The singleton container is started only once when the base class is loaded. The container can then be used by all inheriting test classes. At the end of the tests the JVM shutdown hook will take care of stopping the singleton container.

@DynamicPropertySource annotation and its supporting infrastructure allows properties from Testcontainers based tests to be exposed easily to Spring integration tests.

Implement test classes

Implement test classes by inheriting the base class BaseIntegrationTest.java.

PersonRepositoryTests


@Slf4j
class PersonRepositoryTests extends BaseIntegrationTest {

    @Autowired
    PersonRepository personRepository;

    @Test
    void shouldFindByLastName() {
        personRepository.save(new Person(null, "Harry", "Callahan")).subscribe();

        personRepository
                .findByLastName("Callahan")
                .doOnNext(person -> log.info("Person found with findByLastName(\"Callahan\"): {}", person))
                .as(StepVerifier::create)
                .expectNextMatches(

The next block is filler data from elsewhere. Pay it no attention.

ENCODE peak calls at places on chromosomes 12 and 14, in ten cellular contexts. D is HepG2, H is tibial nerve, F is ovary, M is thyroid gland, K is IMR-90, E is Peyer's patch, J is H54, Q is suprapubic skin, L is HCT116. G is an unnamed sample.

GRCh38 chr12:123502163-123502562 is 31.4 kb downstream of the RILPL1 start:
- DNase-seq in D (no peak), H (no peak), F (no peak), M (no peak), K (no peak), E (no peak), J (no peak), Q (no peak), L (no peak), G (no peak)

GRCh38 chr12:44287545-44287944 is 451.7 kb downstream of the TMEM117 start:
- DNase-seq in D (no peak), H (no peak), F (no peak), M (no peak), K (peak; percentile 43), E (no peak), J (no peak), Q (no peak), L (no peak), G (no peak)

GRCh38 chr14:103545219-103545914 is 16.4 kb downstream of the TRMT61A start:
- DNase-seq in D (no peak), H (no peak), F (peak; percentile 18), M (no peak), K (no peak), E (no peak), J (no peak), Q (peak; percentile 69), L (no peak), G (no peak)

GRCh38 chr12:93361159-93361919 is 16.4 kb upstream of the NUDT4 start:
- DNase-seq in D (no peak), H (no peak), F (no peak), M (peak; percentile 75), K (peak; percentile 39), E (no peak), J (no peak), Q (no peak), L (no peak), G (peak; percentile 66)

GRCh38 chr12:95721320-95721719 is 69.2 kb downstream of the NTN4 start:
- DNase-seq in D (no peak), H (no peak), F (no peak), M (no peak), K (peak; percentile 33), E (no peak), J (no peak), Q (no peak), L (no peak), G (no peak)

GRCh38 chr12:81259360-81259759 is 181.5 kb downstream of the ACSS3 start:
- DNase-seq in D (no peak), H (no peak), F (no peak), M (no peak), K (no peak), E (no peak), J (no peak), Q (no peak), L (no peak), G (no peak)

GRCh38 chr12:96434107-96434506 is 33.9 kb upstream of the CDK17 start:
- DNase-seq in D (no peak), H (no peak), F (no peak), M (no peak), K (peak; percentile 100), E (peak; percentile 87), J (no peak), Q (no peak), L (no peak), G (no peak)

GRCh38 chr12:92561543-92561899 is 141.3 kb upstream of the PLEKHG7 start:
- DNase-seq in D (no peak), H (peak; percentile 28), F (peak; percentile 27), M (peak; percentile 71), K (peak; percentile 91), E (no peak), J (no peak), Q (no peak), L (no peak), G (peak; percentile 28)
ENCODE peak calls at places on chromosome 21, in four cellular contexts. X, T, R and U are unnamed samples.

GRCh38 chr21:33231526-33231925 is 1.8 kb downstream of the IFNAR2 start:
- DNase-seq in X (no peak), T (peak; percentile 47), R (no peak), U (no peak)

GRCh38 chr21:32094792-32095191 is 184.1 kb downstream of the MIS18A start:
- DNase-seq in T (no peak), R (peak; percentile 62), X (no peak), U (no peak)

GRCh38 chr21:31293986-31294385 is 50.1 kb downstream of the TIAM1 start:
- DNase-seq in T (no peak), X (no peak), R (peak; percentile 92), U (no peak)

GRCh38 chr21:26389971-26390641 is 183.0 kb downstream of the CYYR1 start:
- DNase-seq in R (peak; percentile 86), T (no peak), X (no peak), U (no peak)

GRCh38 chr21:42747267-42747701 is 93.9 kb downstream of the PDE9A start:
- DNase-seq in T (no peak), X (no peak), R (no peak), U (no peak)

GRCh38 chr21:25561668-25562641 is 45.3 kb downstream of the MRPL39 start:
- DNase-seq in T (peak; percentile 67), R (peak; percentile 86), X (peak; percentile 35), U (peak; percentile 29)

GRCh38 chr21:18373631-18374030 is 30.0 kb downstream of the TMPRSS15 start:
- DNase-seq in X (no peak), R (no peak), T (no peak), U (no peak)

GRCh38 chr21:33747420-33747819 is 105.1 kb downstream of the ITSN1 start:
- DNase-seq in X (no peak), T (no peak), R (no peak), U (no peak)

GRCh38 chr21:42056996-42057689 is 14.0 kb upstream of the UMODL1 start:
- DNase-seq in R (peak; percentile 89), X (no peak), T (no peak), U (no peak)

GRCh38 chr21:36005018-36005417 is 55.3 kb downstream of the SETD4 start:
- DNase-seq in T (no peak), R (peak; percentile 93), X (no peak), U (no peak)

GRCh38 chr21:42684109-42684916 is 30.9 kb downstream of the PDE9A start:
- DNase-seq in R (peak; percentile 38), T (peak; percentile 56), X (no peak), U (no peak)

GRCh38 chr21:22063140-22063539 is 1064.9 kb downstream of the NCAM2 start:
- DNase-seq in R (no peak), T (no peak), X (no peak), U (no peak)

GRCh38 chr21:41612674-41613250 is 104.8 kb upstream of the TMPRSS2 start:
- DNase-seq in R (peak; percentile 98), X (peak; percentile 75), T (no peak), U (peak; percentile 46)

person ->
                                person.id() != null
                                        && "Harry".equals(person.firstName())
                                        && "Callahan".equals(person.lastName()))
                .verifyComplete();
    }
}

RedisIncrementTests

public class RedisIncrementTests extends BaseIntegrationTest {

    @Autowired
    ReactiveRedisTemplate<String, Long> redisTemplate;

    @Test
    void shouldIncrementKey() {
        Flux.range(0, 3)
                .flatMap(i -> redisTemplate.opsForValue().increment("mykey"))
                .as(StepVerifier::create)
                .expectNext(1L)
                .expectNext(2L)
                .expectNext(3L)
                .verifyComplete();
    }
}